Cost Accounting Standards: Board Has Taken Initial Steps to Meet Recent Legislative Requirements
United States Government Accountability Office Washington United States
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Each year, the federal government obligates billions of dollars on contracts for which the final costs depend, in part, on the amount of overhead and other costs charged to the contract. Congress created the Board in 1970. The standards it created ensure contractors appropriately charge costs to government contracts. In contrast, GAAP is a set of financial reporting principles that commercial firms may use in preparing financial statements and which include the basis for recognizing and measuring costs in such statements. Industry representatives and others have raised concerns that complying with CAS may be burdensome and questioned whether the government could rely on GAAP. In 2016, Congress included a provision in law that the Board, among other things, conform CAS with GAAP, where practicable. Congress also included a provision for GAO to assess Board efforts. This report assesses the extent to which the Board is taking steps to meet legislative requirements and describes the Boards efforts to conform CAS to GAAP. GAO reviewed applicable laws, regulations and guidance, Federal Register notices and other documentation on the Boards activities. GAO also examined the Boards methodology for comparing CAS to GAAP and its preliminary analysis of two of the cost accounting standards. Finally, GAO interviewed Board members and federal procurement officials.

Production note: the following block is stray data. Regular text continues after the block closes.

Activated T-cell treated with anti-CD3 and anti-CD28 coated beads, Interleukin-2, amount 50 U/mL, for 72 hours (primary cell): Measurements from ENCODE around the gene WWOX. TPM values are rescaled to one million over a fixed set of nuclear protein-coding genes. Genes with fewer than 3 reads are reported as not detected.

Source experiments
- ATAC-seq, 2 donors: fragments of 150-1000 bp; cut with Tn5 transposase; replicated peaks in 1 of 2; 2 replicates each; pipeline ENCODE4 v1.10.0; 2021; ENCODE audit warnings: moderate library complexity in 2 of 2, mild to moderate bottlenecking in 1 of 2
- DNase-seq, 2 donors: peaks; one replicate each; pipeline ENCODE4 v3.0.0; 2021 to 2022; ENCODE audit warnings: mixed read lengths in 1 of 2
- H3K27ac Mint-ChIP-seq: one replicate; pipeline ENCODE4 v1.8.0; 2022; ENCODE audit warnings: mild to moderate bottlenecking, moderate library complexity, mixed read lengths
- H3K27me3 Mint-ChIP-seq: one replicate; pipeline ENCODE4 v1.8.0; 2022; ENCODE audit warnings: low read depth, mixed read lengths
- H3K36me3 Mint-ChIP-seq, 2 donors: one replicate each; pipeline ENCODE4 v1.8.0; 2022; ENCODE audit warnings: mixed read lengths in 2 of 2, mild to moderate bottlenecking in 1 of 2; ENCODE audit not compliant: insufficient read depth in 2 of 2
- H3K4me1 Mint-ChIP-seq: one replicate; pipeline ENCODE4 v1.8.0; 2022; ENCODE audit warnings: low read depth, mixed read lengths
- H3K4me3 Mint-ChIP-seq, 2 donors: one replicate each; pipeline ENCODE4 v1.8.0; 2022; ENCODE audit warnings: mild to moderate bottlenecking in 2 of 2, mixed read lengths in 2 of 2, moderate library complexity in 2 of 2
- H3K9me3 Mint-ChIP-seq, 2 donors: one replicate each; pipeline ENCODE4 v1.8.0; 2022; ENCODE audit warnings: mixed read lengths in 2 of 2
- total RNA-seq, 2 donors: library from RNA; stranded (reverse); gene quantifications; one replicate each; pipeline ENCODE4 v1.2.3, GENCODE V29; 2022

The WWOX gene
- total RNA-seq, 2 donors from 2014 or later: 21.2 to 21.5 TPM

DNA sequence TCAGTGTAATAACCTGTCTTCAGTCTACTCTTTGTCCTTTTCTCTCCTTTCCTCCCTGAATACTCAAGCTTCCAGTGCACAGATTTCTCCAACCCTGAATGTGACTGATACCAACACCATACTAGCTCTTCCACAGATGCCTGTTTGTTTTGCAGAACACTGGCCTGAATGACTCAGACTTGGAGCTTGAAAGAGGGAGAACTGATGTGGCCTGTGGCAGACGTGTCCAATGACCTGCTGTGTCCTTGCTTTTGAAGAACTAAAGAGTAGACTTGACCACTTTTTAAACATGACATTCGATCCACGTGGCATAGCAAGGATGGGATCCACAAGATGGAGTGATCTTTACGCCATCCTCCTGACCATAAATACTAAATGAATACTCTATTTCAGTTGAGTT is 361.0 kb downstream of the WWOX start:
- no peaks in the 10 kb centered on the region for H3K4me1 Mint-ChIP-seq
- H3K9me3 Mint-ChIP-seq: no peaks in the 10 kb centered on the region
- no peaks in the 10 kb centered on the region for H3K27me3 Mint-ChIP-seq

- Administration and Management
- Government and Political Science
- Economics and Cost Analysis